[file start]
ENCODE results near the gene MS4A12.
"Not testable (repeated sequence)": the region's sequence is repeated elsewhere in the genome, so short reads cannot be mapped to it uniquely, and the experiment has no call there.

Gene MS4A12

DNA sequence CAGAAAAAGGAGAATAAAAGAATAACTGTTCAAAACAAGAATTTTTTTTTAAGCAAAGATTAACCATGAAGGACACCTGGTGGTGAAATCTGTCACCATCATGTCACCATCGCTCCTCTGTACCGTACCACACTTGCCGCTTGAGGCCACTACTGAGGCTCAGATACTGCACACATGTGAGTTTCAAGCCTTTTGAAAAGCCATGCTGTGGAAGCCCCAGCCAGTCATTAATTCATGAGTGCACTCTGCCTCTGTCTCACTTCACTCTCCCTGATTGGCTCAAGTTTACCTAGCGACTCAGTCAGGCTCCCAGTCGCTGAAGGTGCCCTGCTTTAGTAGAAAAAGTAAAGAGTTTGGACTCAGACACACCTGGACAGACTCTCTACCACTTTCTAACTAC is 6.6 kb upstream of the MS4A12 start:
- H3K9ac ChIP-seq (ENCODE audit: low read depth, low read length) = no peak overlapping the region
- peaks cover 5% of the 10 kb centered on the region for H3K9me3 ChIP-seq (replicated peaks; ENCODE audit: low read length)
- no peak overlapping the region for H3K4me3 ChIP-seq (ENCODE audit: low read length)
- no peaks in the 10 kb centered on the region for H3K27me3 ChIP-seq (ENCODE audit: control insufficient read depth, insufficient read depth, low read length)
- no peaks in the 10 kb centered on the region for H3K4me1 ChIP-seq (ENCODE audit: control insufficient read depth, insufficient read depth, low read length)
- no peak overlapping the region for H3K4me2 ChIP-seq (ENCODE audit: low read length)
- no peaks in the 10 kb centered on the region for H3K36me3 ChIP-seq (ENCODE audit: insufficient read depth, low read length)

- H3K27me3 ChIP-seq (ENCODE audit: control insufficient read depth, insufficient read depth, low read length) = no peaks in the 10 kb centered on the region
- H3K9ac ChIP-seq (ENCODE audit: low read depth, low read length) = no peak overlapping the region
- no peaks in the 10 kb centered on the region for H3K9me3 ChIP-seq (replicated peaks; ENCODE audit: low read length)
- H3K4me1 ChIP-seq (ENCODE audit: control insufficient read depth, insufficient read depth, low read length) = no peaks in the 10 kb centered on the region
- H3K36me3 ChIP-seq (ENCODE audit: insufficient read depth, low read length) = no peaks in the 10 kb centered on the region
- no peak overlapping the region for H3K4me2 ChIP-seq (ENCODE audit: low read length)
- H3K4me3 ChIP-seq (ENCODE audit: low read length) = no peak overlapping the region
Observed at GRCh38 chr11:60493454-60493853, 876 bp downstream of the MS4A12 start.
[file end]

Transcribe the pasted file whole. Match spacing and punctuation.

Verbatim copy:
ENCODE results near the gene MS4A12.
"Not testable (repeated sequence)": the region's sequence is repeated elsewhere in the genome, so short reads cannot be mapped to it uniquely, and the experiment has no call there.

Gene MS4A12

DNA sequence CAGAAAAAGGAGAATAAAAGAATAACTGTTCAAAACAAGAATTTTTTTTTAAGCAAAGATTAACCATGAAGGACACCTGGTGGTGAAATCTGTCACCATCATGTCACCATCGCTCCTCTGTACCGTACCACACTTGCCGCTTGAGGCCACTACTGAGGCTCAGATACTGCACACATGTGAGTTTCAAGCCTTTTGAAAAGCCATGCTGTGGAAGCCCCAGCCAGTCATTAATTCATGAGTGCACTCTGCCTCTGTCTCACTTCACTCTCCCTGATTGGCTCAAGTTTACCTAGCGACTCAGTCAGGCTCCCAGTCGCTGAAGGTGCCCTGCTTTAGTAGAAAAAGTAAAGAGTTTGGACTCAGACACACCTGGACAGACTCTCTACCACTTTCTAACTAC is 6.6 kb upstream of the MS4A12 start:
- H3K9ac ChIP-seq (ENCODE audit: low read depth, low read length) = no peak overlapping the region
- peaks cover 5% of the 10 kb centered on the region for H3K9me3 ChIP-seq (replicated peaks; ENCODE audit: low read length)
- no peak overlapping the region for H3K4me3 ChIP-seq (ENCODE audit: low read length)
- no peaks in the 10 kb centered on the region for H3K27me3 ChIP-seq (ENCODE audit: control insufficient read depth, insufficient read depth, low read length)
- no peaks in the 10 kb centered on the region for H3K4me1 ChIP-seq (ENCODE audit: control insufficient read depth, insufficient read depth, low read length)
- no peak overlapping the region for H3K4me2 ChIP-seq (ENCODE audit: low read length)
- no peaks in the 10 kb centered on the region for H3K36me3 ChIP-seq (ENCODE audit: insufficient read depth, low read length)

- H3K27me3 ChIP-seq (ENCODE audit: control insufficient read depth, insufficient read depth, low read length) = no peaks in the 10 kb centered on the region
- H3K9ac ChIP-seq (ENCODE audit: low read depth, low read length) = no peak overlapping the region
- no peaks in the 10 kb centered on the region for H3K9me3 ChIP-seq (replicated peaks; ENCODE audit: low read length)
- H3K4me1 ChIP-seq (ENCODE audit: control insufficient read depth, insufficient read depth, low read length) = no peaks in the 10 kb centered on the region
- H3K36me3 ChIP-seq (ENCODE audit: insufficient read depth, low read length) = no peaks in the 10 kb centered on the region
- no peak overlapping the region for H3K4me2 ChIP-seq (ENCODE audit: low read length)
- H3K4me3 ChIP-seq (ENCODE audit: low read length) = no peak overlapping the region
Observed at GRCh38 chr11:60493454-60493853, 876 bp downstream of the MS4A12 start.